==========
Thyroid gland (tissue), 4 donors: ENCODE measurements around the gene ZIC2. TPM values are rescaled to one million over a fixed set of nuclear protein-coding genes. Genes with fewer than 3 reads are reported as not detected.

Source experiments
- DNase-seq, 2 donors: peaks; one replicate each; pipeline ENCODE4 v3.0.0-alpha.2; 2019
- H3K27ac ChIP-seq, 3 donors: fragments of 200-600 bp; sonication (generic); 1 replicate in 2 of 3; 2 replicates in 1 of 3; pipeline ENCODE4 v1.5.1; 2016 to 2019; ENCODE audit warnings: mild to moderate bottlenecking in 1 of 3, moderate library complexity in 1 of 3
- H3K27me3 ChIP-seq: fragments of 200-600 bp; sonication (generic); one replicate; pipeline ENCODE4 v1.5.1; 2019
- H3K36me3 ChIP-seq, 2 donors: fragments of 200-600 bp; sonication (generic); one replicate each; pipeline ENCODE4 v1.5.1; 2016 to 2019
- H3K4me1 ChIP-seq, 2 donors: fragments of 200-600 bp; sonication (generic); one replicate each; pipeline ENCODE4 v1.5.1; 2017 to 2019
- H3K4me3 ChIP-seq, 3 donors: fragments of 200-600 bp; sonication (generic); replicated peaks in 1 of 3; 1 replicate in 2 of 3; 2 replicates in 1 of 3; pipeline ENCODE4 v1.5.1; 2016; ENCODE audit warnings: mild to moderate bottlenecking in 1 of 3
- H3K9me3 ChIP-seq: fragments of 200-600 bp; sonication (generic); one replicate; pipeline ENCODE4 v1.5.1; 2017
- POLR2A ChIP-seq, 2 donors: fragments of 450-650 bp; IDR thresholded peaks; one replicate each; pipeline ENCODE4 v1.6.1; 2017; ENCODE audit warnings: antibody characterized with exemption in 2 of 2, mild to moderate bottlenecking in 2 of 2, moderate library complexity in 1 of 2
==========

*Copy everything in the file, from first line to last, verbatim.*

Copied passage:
Thyroid gland (tissue), 4 donors: ENCODE measurements around the gene ZIC2. TPM values are rescaled to one million over a fixed set of nuclear protein-coding genes. Genes with fewer than 3 reads are reported as not detected.

Source experiments
- DNase-seq, 2 donors: peaks; one replicate each; pipeline ENCODE4 v3.0.0-alpha.2; 2019
- H3K27ac ChIP-seq, 3 donors: fragments of 200-600 bp; sonication (generic); 1 replicate in 2 of 3; 2 replicates in 1 of 3; pipeline ENCODE4 v1.5.1; 2016 to 2019; ENCODE audit warnings: mild to moderate bottlenecking in 1 of 3, moderate library complexity in 1 of 3
- H3K27me3 ChIP-seq: fragments of 200-600 bp; sonication (generic); one replicate; pipeline ENCODE4 v1.5.1; 2019
- H3K36me3 ChIP-seq, 2 donors: fragments of 200-600 bp; sonication (generic); one replicate each; pipeline ENCODE4 v1.5.1; 2016 to 2019
- H3K4me1 ChIP-seq, 2 donors: fragments of 200-600 bp; sonication (generic); one replicate each; pipeline ENCODE4 v1.5.1; 2017 to 2019
- H3K4me3 ChIP-seq, 3 donors: fragments of 200-600 bp; sonication (generic); replicated peaks in 1 of 3; 1 replicate in 2 of 3; 2 replicates in 1 of 3; pipeline ENCODE4 v1.5.1; 2016; ENCODE audit warnings: mild to moderate bottlenecking in 1 of 3
- H3K9me3 ChIP-seq: fragments of 200-600 bp; sonication (generic); one replicate; pipeline ENCODE4 v1.5.1; 2017
- POLR2A ChIP-seq, 2 donors: fragments of 450-650 bp; IDR thresholded peaks; one replicate each; pipeline ENCODE4 v1.6.1; 2017; ENCODE audit warnings: antibody characterized with exemption in 2 of 2, mild to moderate bottlenecking in 2 of 2, moderate library complexity in 1 of 2